Turner nodded. “That’s what she does. A skirmish on the island and there was a naval battle as well.” He grinned, probably a Navy thing. “And we’re thinking that diving tours off the east side of Chadwick Island could bring a whole crop of SCUBA divers to the area.”

 

“SCUBA divers?” The last thing Matt would have ever thought about were SCUBA tours off Chadwick Island. That seemed more like a Caribbean thing than coastal Maine thing. “Is there anything to see down there?”

 

“Yep.” Turner’s grin only widened. “If you know what to look for, and I do.”

 

* * *

 

The recipe called for candied orange rind but finding that ingredient in Penobscot Bay would be as likely as stumbling across a chest of buried treasure on her way home from Hatton’s Family Grocery. What else did she need? She already had milk, but she needed more cornstarch, which was on the other side of the aisle. Just as she turned around, she caught a familiar sight at the end of the row, and her breath caught in her throat.

 

Matt was even hotter now than he had been eight years ago, especially in those jeans and that heather gray USMC t-shirt. He nodded toward her, a faint smile on his lips. Those clear blue eyes that Anne had remembered long after he’d left Maine were now focused solely on her. “Shopping?” he asked.

 

Anne lifted her basket higher in the air. “Yep. You too, huh?”

 

He started toward her and Anne’s stomach twisted into an old familiar knot. “Cupboards are bone dry at Uncle D…at my place.”

 

“Strange, thinking of it as your place?”

 

He smiled again. “Strange to be there without him. Strange to think the whole island’s mine.”

 

“Well, it’s not that big of an island,” she teased.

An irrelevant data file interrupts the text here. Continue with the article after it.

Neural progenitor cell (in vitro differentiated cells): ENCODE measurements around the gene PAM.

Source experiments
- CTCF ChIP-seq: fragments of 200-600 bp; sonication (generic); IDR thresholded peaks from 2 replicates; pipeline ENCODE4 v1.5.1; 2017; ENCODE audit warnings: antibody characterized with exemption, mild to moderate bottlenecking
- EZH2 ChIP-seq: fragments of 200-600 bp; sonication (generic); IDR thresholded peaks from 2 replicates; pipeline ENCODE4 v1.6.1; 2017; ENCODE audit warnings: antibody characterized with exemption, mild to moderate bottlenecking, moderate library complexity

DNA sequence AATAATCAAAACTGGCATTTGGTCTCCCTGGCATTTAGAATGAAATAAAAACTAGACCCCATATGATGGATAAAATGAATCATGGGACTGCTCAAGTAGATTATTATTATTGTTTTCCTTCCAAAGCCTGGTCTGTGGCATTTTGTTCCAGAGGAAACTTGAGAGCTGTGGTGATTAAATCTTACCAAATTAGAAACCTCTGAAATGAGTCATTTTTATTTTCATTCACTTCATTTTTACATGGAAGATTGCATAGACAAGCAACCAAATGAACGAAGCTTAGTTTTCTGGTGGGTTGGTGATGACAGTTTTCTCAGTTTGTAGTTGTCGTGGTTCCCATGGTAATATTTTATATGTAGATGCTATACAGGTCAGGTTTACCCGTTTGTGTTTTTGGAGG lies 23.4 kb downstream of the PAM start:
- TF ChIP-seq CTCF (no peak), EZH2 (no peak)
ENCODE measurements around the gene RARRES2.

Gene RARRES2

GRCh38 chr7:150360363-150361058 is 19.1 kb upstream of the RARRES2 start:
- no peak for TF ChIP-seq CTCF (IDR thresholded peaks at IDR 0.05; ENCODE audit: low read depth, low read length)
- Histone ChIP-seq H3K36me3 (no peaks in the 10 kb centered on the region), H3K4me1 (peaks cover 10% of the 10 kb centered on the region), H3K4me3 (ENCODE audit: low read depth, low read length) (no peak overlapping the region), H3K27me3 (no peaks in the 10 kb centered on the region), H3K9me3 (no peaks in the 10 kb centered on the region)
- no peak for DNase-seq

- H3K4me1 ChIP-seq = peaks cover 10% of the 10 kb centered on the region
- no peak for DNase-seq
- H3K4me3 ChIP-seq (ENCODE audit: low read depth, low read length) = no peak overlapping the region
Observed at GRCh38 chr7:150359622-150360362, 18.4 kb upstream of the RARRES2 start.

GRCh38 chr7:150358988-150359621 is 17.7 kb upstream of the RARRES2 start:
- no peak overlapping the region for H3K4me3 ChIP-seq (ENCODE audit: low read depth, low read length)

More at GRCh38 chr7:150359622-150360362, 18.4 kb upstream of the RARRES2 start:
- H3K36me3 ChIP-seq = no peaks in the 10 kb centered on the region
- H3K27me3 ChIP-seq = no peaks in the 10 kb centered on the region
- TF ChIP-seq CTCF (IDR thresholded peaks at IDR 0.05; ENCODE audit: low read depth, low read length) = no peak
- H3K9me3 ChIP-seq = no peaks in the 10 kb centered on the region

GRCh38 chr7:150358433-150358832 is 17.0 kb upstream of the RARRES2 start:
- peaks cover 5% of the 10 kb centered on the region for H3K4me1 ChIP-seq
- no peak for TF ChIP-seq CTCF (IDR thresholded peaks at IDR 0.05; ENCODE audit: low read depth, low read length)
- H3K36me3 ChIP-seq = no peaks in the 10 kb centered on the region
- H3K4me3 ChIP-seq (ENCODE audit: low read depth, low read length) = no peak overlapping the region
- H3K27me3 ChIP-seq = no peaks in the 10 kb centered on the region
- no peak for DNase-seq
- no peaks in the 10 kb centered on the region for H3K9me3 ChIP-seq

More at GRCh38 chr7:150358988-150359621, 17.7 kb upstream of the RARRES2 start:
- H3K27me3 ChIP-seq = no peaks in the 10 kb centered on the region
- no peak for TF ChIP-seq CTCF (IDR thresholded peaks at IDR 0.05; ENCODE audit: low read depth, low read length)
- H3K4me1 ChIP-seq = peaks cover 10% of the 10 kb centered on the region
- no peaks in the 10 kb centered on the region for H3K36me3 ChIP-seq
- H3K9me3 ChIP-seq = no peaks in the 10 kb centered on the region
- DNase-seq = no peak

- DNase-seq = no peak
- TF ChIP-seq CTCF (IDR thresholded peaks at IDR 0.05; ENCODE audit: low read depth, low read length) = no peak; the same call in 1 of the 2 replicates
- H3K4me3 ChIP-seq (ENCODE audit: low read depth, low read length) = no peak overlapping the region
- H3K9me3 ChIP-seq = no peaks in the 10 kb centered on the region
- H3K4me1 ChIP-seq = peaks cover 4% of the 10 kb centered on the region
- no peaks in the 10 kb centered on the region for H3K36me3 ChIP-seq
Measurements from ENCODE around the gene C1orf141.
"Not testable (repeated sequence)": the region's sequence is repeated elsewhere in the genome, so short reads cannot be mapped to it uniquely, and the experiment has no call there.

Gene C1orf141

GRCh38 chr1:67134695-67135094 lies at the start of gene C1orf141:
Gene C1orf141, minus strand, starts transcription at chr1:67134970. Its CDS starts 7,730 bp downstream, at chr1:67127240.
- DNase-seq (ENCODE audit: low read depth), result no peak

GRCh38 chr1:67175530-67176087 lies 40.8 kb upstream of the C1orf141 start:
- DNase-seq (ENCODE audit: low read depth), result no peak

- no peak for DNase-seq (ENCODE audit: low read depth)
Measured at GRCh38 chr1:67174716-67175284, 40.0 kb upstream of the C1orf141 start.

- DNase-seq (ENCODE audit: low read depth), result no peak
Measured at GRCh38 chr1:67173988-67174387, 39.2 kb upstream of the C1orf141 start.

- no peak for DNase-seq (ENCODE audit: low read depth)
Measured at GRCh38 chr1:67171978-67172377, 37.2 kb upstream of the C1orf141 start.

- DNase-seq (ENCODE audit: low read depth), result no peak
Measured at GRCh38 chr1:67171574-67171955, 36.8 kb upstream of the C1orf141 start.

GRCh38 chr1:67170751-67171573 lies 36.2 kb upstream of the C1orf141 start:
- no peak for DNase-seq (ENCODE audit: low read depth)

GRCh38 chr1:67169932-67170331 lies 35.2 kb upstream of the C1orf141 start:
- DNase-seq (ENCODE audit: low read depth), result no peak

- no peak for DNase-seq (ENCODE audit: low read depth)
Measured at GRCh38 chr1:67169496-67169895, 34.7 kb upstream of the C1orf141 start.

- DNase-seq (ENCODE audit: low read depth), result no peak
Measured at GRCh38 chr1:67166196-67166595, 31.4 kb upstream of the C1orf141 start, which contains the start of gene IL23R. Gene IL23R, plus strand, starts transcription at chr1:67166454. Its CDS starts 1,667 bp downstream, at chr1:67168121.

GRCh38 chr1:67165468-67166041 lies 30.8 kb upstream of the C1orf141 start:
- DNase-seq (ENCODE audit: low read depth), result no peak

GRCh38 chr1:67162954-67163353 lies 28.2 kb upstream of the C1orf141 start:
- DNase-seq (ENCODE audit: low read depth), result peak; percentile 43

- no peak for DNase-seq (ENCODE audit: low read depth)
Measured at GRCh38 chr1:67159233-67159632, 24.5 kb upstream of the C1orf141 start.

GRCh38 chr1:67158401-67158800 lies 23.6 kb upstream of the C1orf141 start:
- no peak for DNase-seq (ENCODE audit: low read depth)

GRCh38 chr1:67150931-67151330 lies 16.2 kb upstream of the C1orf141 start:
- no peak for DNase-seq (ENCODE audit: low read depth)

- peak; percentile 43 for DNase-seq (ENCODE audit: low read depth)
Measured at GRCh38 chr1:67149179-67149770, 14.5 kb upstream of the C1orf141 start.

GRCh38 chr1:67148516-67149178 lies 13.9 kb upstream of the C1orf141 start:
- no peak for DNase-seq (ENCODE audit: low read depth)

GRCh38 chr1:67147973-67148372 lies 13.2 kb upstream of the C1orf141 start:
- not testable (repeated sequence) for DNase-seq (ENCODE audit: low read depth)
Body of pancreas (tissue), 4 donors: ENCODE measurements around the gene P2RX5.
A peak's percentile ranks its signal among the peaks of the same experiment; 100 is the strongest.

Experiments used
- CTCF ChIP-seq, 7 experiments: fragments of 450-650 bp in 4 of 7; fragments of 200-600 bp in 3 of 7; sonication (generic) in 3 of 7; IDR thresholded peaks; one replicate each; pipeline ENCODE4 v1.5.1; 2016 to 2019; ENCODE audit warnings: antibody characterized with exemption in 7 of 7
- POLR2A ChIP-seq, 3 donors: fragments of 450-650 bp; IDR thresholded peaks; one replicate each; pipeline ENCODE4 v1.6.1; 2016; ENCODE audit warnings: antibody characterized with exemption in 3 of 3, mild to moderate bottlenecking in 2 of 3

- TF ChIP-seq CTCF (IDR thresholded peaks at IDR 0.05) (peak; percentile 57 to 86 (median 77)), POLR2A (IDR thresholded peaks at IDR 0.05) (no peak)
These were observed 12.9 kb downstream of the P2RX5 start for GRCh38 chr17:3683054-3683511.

“Big enough. And overgrown.” Matt shook his head. “Talked to John Turner this morning.”

 

“How’d that go?” Anne wondered aloud. Mr. Turner was nice enough and a good father, but a little on the controlling side.

 

Matt blew out a breath. “SCUBA tours off the island, history tours on the island. Stuff I wouldn’t have even thought about a few months ago.”

And he didn’t know what he was doing yet, with the island. Anne could see it on his face. She could hear it in his voice, the uncertainty. “I’m sure you’ll do what’s best.”

 

“Yeah, we’ll see.” He tapped her basket with his finger. “So what are you making?”

 

“Not what I thought I was making when I walked in. My choices are a bit limited here now that I’ve shopped them to the point of extinction.”

 

“Have you come up with a new plan? Libby can’t be that hard to please.”

 

Anne laughed. “Grams has a very sophisticated palate these days.”

 

“It’s your fault,” he said with a grin. “Cooking for her, spoiling her.”

 

Not even close to being true. “I’m sorry about last night. Sometimes she can be a lot to handle.” And more than embarrassing on more than one occasion.

 

“She’s just like I remember. Still the same feisty lady.”

 

“What about you?” she asked before she thought the better of it. “Are you still the same too?”

 

 
 
                                           Continues HERE